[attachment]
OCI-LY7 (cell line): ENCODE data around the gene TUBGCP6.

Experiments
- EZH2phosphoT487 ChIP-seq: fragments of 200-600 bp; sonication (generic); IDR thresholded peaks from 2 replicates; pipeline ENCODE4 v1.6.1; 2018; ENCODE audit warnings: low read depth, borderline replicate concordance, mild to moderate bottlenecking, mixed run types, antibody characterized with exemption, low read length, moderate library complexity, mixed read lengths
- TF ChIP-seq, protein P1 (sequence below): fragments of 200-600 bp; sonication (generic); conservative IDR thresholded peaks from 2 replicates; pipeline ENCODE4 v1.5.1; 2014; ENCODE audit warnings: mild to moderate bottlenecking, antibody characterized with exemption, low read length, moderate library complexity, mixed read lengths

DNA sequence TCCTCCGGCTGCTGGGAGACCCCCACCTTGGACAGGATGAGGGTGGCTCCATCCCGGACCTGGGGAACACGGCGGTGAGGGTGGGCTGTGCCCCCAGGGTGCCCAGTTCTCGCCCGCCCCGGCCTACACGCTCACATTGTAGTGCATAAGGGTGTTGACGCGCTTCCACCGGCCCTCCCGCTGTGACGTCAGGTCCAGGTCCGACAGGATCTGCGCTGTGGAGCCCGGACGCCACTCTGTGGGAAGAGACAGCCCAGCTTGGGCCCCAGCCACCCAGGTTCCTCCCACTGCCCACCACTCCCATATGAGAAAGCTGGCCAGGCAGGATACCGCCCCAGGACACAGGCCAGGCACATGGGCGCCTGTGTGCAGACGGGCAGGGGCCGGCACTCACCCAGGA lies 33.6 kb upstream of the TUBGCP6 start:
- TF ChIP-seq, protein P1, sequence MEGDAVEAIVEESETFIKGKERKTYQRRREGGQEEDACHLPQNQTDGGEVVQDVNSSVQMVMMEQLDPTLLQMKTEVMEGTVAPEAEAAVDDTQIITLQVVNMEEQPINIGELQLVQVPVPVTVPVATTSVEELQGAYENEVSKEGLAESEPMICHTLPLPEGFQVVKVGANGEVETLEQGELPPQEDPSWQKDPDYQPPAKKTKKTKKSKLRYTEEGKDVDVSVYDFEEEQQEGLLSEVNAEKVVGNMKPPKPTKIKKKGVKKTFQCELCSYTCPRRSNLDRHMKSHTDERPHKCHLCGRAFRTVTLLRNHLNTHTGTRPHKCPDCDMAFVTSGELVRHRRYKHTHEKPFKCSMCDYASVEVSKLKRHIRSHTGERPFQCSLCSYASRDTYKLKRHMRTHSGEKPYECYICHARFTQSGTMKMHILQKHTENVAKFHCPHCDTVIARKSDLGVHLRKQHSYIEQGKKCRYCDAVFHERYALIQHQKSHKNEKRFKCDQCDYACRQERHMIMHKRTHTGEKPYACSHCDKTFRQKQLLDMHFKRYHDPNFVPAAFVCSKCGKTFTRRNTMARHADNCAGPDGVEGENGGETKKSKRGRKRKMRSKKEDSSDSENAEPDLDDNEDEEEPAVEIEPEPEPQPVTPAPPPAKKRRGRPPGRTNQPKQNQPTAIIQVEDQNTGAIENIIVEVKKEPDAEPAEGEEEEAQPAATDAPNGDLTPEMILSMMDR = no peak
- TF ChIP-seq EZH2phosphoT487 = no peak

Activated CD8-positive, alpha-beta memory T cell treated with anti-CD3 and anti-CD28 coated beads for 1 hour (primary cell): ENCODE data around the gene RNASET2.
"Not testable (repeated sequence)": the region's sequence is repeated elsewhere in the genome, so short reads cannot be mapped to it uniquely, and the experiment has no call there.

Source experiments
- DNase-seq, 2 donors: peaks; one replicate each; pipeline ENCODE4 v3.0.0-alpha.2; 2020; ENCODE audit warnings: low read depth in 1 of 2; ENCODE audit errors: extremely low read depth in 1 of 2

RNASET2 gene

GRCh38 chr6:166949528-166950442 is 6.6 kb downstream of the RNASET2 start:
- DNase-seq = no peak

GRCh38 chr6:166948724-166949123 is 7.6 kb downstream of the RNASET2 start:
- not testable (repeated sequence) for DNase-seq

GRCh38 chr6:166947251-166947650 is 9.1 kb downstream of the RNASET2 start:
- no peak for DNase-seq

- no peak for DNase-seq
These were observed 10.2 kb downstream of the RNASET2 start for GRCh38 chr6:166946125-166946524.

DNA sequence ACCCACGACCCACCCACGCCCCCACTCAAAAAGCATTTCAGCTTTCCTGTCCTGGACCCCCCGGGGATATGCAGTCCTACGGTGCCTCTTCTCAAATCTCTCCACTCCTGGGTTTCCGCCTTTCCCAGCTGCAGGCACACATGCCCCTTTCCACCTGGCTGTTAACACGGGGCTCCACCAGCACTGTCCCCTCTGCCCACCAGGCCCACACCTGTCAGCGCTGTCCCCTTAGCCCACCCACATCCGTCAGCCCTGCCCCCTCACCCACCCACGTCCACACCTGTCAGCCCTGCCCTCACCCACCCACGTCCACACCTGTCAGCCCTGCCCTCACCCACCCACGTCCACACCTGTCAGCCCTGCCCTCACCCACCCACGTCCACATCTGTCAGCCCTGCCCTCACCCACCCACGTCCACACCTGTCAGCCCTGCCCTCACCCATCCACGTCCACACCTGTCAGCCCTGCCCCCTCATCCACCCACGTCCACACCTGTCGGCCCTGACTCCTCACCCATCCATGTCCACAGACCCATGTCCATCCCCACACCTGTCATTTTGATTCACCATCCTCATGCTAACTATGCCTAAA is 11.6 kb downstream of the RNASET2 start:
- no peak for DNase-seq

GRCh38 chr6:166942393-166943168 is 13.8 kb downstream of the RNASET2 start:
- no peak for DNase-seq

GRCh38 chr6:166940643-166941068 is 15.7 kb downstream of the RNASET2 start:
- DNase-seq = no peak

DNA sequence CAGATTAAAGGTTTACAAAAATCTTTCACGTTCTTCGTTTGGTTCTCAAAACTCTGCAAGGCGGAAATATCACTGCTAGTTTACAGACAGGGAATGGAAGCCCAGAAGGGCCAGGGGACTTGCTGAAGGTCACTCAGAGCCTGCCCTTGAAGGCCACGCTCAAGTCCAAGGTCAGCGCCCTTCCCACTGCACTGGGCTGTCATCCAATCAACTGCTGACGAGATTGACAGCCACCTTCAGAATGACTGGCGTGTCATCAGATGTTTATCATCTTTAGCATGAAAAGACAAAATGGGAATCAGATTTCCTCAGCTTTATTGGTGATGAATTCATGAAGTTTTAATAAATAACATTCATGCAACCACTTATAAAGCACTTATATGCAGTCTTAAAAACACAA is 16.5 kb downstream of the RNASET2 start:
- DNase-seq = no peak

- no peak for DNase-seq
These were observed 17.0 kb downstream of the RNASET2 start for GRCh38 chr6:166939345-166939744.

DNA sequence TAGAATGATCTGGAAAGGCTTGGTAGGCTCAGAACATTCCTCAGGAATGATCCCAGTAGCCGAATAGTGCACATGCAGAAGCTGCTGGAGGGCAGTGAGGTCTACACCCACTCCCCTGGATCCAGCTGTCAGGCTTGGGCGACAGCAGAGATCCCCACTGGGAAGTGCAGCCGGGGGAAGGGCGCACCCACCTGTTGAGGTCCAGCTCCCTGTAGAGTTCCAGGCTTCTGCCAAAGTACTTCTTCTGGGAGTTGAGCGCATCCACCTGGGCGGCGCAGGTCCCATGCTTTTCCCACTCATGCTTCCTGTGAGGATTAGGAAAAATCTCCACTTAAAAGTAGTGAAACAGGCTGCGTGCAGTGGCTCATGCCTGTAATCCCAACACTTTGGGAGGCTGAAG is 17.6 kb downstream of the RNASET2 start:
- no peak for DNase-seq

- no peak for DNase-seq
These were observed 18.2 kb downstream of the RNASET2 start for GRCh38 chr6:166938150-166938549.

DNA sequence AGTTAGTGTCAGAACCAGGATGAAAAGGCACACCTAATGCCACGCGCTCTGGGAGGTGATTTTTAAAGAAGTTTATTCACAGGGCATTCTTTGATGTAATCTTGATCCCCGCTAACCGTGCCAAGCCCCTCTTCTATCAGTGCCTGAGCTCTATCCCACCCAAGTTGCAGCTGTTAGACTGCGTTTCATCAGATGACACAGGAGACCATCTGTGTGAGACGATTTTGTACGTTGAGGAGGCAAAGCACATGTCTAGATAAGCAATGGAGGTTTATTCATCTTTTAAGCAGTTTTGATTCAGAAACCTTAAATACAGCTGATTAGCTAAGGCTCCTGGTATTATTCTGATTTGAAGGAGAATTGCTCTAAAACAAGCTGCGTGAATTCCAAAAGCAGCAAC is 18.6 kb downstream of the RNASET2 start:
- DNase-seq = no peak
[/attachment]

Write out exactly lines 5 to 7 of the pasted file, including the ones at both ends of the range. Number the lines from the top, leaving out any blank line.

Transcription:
DNA sequence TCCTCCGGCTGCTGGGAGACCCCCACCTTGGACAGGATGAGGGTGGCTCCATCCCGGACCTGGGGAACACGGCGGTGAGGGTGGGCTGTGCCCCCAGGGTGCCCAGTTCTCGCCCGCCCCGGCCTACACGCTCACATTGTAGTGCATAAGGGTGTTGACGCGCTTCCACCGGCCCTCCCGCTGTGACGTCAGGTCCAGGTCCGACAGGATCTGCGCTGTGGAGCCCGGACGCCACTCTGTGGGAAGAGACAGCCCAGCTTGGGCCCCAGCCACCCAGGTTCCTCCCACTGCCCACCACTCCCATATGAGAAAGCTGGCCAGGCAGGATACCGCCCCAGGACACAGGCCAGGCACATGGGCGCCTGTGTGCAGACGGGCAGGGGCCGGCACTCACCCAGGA lies 33.6 kb upstream of the TUBGCP6 start:
- TF ChIP-seq, protein P1, sequence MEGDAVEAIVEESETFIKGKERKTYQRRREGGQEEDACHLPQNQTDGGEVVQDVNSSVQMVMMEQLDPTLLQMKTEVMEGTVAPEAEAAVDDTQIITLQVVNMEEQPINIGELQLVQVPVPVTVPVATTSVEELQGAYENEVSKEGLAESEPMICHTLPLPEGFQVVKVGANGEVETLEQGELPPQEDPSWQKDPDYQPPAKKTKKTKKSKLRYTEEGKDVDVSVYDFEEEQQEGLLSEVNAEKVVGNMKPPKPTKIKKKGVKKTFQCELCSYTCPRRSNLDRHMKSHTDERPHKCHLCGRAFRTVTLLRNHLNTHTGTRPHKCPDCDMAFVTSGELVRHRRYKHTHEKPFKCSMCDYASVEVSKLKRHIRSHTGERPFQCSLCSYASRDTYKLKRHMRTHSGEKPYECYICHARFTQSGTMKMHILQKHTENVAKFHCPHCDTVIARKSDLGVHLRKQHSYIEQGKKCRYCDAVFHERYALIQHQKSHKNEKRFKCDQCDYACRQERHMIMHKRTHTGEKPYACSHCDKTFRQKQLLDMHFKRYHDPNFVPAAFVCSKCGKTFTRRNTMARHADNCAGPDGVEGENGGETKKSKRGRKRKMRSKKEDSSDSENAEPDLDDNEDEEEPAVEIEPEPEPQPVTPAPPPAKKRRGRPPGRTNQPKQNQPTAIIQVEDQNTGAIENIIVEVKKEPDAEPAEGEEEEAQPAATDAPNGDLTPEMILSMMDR = no peak
- TF ChIP-seq EZH2phosphoT487 = no peak